In 2000, when cargo ships from Hong Kong docked in Seattle after a 16-day sail, stowaways were discovered inside of squalid containers within the holds of the ships. For more than two weeks, they hadn’t seen sunlight, breathed fresh air, or eaten more than a few bites of food. Some did not even survive the journey. They had hoped for a fresh start in the United States, but soon after their arrival, the Chinese stowaways found themselves in an immigrant detention center. After their difficult and risky journey, they faced deportation right back into the situation from which they fled.
When World Relief Seattle employee Cal Uomoto heard the story of the Chinese travelers, he had been developing a relationship with the office of Immigration and Naturalization Services for several years. When the stowaways were found, the INS quickly contacted him, and he was moved to care for them in detention. With the support of church volunteers and local Chinese religious leaders, the visits turned into weekly worship services in Chinese. From within the jail, many detainees came to faith in Jesus. This was the beginning of a groundbreaking ministry, which was made official and grew tremendously in 2004 when the detention center moved outside of Seattle to Tacoma.
Now, World Relief Seattle staff and volunteers visit the Northwest Detention Center and conduct eight worship services each week in a variety of languages, including Korean, Japanese, and Russian to name a few. For detainees who are disconnected from their families and fearful about their future, the services offer comfort, community and strength. The volunteers, who come together from a wide variety of church denominations, are committed to sacrificing their Saturdays and Sundays to lead and translate the services. Most importantly, these volunteers are giving emotional support and sharing friendship with the detainees. The gatherings also provide an opportunity to equip some of those in detention to lead daily Bible studies at the center throughout the week.
This discipling work doesn’t end in the detention center, though. Recently hired Discipleship Coordinator Jose Luis Bonilla will begin to coordinate after-care and discipleship for those who have believed and accepted the gospel while in detention. He will coordinate volunteers for mid-week window visits and help connect former detainees with local churches, whether they remain in Seattle or return to their home countries.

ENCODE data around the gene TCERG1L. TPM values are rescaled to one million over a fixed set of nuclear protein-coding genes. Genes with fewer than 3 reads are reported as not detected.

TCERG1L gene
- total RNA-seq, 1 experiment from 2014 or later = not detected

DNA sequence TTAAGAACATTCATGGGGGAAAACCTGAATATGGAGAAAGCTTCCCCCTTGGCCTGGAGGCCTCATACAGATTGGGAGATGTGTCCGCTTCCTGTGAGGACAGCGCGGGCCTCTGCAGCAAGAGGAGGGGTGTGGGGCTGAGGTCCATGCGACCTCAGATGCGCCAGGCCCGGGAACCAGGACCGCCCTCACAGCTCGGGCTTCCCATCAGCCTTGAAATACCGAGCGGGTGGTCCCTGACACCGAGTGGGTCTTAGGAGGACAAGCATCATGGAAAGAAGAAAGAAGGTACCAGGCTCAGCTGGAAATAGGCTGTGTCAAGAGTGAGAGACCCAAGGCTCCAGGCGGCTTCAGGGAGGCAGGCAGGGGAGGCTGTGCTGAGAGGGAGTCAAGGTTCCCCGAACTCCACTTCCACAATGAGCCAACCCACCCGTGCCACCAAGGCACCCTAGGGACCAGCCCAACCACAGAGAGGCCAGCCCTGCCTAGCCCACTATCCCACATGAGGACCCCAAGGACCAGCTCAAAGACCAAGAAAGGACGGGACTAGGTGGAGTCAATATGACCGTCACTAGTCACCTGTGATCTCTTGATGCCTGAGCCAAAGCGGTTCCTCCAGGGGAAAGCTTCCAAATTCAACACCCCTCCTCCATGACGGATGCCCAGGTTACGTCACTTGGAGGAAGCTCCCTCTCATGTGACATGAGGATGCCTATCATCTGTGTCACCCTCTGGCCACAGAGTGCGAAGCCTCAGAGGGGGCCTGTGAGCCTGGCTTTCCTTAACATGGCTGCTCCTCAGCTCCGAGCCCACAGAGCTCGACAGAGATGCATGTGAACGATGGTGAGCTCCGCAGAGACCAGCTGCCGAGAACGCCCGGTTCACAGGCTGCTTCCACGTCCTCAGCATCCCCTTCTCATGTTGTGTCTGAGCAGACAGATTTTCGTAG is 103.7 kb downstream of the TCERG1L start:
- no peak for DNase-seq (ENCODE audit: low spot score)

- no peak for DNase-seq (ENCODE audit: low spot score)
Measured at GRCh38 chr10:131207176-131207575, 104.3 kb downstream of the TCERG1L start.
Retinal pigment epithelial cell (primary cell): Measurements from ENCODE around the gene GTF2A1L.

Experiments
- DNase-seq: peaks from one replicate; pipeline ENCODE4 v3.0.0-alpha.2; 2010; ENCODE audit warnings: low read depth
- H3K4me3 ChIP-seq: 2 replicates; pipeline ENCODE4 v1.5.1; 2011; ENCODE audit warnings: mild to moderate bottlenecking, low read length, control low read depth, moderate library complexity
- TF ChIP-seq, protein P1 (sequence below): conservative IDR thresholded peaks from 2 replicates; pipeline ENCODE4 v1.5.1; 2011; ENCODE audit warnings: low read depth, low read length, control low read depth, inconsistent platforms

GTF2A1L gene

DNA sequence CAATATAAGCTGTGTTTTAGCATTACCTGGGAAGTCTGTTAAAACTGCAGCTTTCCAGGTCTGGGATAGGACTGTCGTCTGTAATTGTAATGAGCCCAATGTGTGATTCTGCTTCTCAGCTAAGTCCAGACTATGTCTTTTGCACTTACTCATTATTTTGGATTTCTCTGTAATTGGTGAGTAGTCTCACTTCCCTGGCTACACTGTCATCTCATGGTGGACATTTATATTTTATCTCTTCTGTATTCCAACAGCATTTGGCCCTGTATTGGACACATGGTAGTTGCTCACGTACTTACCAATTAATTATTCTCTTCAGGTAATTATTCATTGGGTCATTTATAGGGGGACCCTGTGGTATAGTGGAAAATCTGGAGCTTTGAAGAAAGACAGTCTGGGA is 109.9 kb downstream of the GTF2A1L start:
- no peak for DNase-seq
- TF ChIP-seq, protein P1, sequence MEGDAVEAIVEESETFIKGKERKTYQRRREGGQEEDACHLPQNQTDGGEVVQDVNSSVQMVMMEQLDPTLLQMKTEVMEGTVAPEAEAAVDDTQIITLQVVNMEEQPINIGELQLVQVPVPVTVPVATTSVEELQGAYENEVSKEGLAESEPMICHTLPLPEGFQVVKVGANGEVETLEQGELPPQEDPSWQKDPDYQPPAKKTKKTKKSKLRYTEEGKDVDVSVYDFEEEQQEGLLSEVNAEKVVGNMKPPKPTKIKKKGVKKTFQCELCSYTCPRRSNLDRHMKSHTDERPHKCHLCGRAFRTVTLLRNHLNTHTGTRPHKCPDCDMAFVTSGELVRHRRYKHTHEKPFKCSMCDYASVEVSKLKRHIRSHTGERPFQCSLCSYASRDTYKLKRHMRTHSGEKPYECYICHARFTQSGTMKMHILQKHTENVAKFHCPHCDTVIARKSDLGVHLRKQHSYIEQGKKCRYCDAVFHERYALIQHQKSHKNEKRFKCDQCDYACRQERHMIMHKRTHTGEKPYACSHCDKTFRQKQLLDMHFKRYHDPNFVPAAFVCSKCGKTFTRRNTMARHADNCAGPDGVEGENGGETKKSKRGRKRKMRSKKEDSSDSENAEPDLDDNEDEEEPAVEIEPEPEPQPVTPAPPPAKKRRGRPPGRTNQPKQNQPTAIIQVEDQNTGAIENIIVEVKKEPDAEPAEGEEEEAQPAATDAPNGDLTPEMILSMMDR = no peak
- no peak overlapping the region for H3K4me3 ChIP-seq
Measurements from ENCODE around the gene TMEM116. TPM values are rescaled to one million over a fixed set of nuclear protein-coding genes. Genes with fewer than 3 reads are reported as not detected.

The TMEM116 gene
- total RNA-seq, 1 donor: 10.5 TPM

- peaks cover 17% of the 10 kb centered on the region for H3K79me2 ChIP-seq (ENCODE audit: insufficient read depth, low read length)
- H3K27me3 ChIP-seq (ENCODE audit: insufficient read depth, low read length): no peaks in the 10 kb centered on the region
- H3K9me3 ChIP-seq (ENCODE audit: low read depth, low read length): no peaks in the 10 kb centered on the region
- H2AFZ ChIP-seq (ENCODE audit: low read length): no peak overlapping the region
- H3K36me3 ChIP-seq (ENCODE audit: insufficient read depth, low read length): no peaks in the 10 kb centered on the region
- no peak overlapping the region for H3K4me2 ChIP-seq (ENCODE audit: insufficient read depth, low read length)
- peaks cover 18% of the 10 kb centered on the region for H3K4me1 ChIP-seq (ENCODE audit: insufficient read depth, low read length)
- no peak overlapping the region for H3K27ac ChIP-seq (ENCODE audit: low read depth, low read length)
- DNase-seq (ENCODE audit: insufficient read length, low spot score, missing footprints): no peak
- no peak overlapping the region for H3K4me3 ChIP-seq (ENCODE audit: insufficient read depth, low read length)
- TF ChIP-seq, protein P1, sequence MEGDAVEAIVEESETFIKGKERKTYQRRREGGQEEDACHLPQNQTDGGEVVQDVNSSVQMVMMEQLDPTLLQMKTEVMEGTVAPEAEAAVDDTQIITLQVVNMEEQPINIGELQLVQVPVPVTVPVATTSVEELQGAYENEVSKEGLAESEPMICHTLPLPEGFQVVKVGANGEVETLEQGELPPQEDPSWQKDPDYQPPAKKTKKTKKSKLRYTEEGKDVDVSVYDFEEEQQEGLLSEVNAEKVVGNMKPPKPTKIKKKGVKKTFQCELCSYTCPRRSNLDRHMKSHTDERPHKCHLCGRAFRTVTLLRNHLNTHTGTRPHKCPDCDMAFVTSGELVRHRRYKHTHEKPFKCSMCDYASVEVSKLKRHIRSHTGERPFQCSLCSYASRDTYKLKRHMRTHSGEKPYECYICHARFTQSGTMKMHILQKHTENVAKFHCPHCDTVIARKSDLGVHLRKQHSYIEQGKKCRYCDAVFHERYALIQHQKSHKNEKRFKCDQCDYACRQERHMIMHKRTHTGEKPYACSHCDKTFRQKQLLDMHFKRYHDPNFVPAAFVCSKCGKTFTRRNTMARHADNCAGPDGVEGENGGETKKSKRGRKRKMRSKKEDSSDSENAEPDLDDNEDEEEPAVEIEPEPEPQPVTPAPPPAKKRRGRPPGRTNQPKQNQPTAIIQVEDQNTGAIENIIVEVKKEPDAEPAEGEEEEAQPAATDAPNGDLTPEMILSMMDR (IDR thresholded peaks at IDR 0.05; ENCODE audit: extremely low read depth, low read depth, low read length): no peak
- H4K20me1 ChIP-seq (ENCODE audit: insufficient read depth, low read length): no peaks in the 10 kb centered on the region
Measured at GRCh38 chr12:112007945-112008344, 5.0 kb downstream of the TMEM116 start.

Pastor Habtom Ghebru, who organizes the weekly worship services through World Relief, reports that hundreds are coming to know Jesus Christ through the ministry in the detention center. In a place associated with fear, uncertainty and isolation, the good news of Jesus is being joyfully received and shared. Pastor Ghebru said the services are attractive to believers and non-believers alike because people in the detention center are looking for fellowship and community during the long days spent in waiting.
For 35 years, World Relief Seattle has worked faithfully to serve refugees and immigrants through both resettlement efforts and the growth of community at the Northwest Detention Center. The power of the gospel that detainees experience during worship services is spreading beyond the walls of the center, resulting in forgiveness and reconciliation between detainees, and between detainees and their families. Through this ministry, God is redeeming a situation of fear and uncertainty, and is using the local church in Seattle to bring light to his loved ones.
For more information and ways to get involved and support World Relief Seattle’s ministry at the Northwest Detention Center, please visit http://worldreliefseattle.org/detention-center-ministry/
This article was originally posted by worldreliefresponds.com